Friday, October 23, 2009


EclectEcon reports on it, and it has been on my mind lately, as the current US administration is creating an environment that will be full of it for the next years.
Mind you, here in Canada it is constant feature of daily life. My favorite instance these days is the battle over a CRTC regulation coming up that will force cable TV companies to pay local broadcast stations to carry them. When cable started, it was just a benefit to the stations to be carried on cable as it increased their audience and hence the reach of the advertising they carried. Moreover, regulation has required that the local channel ads get swapped in on US TV channels simulcasting with any Canadian alternative, an enormous additional benefit, that hurts consumers badly particularly during the Superbowl, as I have lamented before. Over the years, of course, the increase in the number of available cable TV stations has diluted the audience.
The new fee to be charged to cable companies to carry local stations has set off a battle of advertising. The cable companies will quite sensibly simply pass the charge on to us customers (which I find painful), and this is politically difficult for the TV stations who lobbied successfully to have this idiotic levy assessed.
So they advertise like fiends. And it saddens me to see one of my favorite artists bought off to support the stupid cause. (And his song is embarrassingly moronic, not a normal Dave Carroll characteristic.)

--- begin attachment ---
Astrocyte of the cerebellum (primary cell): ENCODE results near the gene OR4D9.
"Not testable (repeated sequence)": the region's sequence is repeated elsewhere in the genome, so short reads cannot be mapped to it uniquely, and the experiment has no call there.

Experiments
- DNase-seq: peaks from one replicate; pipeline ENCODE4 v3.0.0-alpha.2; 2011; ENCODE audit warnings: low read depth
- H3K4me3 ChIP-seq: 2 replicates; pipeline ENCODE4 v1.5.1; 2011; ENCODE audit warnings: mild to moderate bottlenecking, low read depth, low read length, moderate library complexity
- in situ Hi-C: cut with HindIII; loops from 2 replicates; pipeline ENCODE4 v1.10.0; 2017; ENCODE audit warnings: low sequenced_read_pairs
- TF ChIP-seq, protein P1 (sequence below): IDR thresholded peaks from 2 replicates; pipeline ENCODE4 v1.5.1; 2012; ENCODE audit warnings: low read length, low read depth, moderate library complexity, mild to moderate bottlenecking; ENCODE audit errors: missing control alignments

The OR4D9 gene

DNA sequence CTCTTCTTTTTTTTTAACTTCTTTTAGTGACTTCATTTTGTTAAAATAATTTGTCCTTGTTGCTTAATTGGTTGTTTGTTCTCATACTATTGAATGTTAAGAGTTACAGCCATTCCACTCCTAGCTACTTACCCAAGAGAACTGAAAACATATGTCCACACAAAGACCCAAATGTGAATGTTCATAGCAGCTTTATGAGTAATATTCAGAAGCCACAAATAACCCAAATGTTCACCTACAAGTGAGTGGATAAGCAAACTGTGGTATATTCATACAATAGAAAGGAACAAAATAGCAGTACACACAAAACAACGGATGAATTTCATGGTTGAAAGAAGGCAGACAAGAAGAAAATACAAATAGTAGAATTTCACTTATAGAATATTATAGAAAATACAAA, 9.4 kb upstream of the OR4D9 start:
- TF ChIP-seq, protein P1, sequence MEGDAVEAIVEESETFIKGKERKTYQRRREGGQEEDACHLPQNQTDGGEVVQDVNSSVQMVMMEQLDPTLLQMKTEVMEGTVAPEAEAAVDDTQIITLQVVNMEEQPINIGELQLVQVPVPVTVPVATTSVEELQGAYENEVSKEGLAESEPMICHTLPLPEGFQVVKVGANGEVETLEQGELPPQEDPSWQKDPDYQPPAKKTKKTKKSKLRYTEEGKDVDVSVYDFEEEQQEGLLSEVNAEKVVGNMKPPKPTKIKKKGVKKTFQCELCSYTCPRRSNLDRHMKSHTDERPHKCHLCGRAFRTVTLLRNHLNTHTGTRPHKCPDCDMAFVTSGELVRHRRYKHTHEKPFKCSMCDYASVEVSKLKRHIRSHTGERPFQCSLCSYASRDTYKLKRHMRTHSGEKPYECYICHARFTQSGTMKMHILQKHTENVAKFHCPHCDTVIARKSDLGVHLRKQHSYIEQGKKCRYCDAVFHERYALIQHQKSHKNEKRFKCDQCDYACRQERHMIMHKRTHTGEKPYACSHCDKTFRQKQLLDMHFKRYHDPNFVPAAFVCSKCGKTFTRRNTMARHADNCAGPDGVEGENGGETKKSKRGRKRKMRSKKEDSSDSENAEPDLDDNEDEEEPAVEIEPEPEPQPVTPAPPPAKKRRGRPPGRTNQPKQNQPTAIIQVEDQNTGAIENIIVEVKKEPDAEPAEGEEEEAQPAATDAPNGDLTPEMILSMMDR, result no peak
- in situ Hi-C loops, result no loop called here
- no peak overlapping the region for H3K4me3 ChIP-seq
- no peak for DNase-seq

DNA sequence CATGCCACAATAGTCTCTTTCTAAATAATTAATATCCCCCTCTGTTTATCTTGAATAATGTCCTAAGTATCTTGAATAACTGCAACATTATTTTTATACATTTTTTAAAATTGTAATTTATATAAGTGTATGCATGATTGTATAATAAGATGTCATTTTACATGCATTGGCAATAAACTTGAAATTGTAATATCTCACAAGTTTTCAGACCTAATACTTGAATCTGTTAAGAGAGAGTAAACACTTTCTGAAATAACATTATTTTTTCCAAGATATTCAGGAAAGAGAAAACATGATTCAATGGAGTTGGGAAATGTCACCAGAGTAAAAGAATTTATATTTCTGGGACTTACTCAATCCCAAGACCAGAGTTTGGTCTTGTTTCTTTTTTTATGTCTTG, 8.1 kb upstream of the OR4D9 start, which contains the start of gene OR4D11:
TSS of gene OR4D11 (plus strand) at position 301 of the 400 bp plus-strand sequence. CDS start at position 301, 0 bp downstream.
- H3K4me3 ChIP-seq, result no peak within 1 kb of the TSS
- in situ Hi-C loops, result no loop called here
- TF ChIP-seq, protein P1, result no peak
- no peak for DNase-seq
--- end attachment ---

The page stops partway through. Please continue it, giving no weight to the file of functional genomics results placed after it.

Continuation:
Meanwhile the cable companies are pissing away money to defend themselves. I think they have a sensible case, as they are undoubtedly not free under regulation to simply drop the local stations off their lineup, which they could feasibly do, as our TVs still have antennas. I would happily forgo the additional charge were my cable TV supplier to drop all local channels, as I have a simple alternative way to get them for free.
In the end, the decisions here, and the tax (effectively) that we consumers will incur are entirely an artifact of government intervention and regulation.
And, as regulation piles upon regulation to correct a previous stupid regulation, we end with a total farce.
The farce goes so far that it is not uncommon to see the two opposing camps advertising back to back on local TV! No doubt that is money that would have been more valuable to us all spent on something else. Thanks, as ever, brilliant government!


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